State officials are urging Kentucky's school superintendents to start planning now for the possibility of another surge in swine flu cases after schools reopen.
Meanwhile, Gov. Steve Beshear announced Wednesday that the state will hold a statewide Pandemic Influenza Summit in Frankfort next month to plan for any problems with the H1N1 swine flu virus when flu season begins this fall.
A potential vaccination campaign also will be discussed, the governor said. Representatives from business, public and private K-12 education, secondary education, law enforcement and health care will be invited to the session, planned for Sept. 3 at the Frankfort Convention Center.
Dr. William Hacker, Kentucky's public health commissioner, said the steps being planned reflect the seriousness with which officials are preparing for the 2009-10 flu season, when regular seasonal flu and swine flu could pose a double-barreled problem.
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A pandemic is a disease epidemic spread over a wide area. Pandemics vary in severity. But pandemics like the 1918 flu outbreak can threaten millions.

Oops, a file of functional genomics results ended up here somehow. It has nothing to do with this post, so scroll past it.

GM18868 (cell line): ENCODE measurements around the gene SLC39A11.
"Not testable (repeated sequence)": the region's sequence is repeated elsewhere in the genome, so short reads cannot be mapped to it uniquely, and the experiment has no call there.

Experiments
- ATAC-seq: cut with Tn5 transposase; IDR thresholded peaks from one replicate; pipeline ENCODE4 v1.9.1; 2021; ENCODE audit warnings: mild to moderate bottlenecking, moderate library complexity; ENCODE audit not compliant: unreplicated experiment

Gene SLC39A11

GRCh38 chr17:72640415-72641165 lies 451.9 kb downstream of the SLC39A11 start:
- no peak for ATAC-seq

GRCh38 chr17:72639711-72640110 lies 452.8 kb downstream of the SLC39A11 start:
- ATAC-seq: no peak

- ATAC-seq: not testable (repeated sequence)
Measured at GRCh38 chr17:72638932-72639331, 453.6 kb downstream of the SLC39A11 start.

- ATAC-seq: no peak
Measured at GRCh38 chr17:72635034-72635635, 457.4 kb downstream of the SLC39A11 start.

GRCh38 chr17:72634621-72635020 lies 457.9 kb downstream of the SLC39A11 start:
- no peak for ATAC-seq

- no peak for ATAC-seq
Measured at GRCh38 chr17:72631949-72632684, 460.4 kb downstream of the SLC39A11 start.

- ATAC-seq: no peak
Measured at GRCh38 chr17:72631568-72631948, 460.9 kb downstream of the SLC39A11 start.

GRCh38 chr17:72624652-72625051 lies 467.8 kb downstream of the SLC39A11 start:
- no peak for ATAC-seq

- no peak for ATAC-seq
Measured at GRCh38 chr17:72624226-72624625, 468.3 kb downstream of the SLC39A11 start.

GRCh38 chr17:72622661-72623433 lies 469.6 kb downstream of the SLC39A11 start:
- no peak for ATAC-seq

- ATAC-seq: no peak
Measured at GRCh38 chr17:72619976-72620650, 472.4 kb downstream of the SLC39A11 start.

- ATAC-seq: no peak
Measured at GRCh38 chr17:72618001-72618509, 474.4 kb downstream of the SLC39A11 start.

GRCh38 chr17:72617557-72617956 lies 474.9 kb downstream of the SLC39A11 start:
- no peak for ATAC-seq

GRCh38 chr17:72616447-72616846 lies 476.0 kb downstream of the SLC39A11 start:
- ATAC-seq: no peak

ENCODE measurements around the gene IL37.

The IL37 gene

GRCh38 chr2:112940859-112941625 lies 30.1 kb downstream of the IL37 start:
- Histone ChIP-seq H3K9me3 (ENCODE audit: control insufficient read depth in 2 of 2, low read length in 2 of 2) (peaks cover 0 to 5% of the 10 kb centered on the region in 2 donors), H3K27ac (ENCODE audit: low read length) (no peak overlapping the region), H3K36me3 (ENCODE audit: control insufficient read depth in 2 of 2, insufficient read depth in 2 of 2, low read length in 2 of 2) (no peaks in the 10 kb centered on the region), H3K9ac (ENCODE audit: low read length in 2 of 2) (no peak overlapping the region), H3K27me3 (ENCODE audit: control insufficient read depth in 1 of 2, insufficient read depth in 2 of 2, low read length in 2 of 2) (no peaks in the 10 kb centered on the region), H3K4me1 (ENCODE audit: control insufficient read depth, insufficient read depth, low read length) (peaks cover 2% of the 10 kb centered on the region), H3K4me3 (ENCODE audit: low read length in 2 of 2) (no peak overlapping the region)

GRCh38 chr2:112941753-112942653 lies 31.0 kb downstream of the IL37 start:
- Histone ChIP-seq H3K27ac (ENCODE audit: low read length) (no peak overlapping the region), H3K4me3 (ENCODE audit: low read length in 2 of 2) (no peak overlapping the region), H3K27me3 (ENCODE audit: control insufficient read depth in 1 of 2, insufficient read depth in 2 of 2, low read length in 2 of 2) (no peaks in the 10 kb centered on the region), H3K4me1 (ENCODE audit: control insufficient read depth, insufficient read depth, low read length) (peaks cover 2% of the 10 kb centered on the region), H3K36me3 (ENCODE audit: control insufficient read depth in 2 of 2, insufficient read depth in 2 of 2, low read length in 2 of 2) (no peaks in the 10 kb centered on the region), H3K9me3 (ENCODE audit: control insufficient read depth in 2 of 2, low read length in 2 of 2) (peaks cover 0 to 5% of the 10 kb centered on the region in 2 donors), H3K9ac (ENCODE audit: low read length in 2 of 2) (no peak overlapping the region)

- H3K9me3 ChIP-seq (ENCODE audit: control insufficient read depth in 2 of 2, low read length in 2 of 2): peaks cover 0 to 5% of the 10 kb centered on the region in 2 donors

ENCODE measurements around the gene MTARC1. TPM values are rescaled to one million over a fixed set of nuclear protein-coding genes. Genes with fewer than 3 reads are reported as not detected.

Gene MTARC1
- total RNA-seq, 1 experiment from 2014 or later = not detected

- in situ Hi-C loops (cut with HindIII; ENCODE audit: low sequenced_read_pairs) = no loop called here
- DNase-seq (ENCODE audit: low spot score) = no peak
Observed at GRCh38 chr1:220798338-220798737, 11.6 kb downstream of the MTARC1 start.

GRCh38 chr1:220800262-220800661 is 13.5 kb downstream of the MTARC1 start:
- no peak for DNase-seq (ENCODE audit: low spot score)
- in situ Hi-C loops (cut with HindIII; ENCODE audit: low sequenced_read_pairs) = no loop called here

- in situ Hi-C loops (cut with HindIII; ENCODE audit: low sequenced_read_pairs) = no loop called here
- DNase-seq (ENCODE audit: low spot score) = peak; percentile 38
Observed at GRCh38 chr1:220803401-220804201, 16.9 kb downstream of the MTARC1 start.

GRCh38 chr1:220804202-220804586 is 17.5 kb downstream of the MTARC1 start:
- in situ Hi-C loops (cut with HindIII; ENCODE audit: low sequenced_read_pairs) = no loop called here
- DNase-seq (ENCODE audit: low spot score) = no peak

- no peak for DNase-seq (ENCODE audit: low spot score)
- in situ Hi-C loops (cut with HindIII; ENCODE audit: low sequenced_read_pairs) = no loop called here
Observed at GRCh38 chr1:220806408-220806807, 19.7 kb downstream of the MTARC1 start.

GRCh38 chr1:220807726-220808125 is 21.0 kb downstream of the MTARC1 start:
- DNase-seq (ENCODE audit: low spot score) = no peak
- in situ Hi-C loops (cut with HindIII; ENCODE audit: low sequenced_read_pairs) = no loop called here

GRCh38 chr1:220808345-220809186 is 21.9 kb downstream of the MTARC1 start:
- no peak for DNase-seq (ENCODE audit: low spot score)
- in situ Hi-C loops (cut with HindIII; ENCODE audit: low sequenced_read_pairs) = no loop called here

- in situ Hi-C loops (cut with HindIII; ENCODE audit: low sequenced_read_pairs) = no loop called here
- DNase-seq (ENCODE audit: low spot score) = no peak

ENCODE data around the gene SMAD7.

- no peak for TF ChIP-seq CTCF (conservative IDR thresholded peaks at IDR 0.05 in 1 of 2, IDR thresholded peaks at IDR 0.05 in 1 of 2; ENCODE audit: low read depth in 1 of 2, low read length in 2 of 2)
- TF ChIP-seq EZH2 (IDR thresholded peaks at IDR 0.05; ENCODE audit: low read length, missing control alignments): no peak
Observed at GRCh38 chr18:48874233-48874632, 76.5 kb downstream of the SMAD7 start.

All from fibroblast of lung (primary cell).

The H1N1 flu strain, which surfaced in April, caused more than 300 deaths in the United States and made more than 100 people sick in Kentucky. The virus generally faded after warm weather arrived, but Hacker said H1N1 cases are still appearing in youth camps across the country this summer.
"Since we'll be starting school with H1N1 flu already percolating in the country, it's reasonable to assume that we'll see an earlier and more intense flu season than normal this fall," he said.
The H1N1strain is particularly worrisome because people have no immunity against it. And while the strain's severity now seems comparable to that of seasonal flu, health experts worry that H1N1 could mutate into a more dangerous form in the coming months. There's no sign of that happening yet.
"While we have no indication that the new H1N1 strain is causing more serious illness than we saw in the spring, we can expect to see more cases through the fall and winter," Hacker said in a statement. "It's vital that we focus on preparing now, before the new flu season begins."
Hacker noted that H1N1 tends to attack young people, with school-age children particularly susceptible.
In a letter mailed to Kentucky school superintendents earlier this week, Hacker and state Interim Education Commissioner Kevin Noland urged school officials to review existing plans and take steps such as making contacts with local health departments and homeland security coordinators.